Perhaps I may remind the Committee that there are all kinds of disabilities. This body is not like the Equal Opportunities or Race Relations Commissions. There are very many different kinds of disability, for example the blind and the deaf to whom the noble Lord referred. Within that there are many degrees of severity of disability. A huge number of rights of all kinds will be raised. As I indicated at Second Reading, it will be difficult for the commission to decide where to begin and what should and should not be recognised as serious rights that have been infringed. I should also like to hear at an early stage the Government's response to the noble Lord's amendment.

3.45 p.m.

Lord Morris of Manchester: As the Committee is aware, for many years my noble friend Lord Ashley chaired the All-Party Disablement Group of MPs and

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Peers, of which he is now joint chairman. What he said in moving the amendment reflects the concern of that important group about the vital necessity to ensure adequate funding of the disability rights commission. As he said, disability organisations are not convinced that the funding announced is adequate to support the substantial duties of the commission. They seek an explanation from the Government of how the figure of £11 million has been calculated. Nor are they alone. As my noble friend said, the Employers' Forum on Disability, too, has expressed concern about the budget. Its chief executive has commented:

    "The Forum has sought a legislative framework which positions disability clearly on a par with race and gender as a national priority, and we welcome the establishment of a central authoritative body. Our concern, however, must be that unless sufficient moneys are allocated parity will simply not be achieved".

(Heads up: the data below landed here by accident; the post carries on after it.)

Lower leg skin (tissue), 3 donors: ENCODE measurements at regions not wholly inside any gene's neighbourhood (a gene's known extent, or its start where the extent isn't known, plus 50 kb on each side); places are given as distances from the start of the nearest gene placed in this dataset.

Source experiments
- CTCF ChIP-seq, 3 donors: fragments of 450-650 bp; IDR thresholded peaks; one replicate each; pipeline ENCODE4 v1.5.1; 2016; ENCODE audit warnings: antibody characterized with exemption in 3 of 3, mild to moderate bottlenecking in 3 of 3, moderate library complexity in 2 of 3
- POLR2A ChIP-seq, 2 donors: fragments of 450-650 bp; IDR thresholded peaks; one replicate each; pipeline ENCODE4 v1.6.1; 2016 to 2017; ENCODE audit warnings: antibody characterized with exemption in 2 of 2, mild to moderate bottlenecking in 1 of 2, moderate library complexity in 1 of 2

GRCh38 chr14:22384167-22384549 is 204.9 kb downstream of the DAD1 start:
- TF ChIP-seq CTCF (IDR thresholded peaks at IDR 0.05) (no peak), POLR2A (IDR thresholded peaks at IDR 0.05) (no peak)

Substantial funds need to be set aside for its work in supporting disabled people and on communication aids and advocacy. The commission will need to be a model of accessibility. This will include providing information in alternative formats and supporting people with learning disabilities, about which I am sure the noble Lord, Lord Rix, will want to speak.

It was most disturbing that, as my noble friend said, the full White Paper on the disability rights commission was not available in Braille even on request. Braille readers had to make do with a short summary. Full access for all disabled people may require a specialist team of workers within the commission. The commission itself will be liable under the Disability Discrimination Act and, as a public body, under the Human Rights Act. Should the commission use its power to set up regional offices to provide local information, advice and support to disabled people and business, £11 million is unlikely to be adequate. The Commission for Racial Equality has such a regional presence and has funding of £14.5 million. Given the extra costs related to accessibility and advising on the complicated issue of reasonable adjustments, the costs of the disability rights commission may be significantly higher.

This amendment like others tabled by my noble friend merits a positive response from the Government. I know that my noble friend the Minister will at least want to assure us today that the funding announced so far is not unalterable and that she will do all that she can to help in conveying our concern to her ministerial colleagues.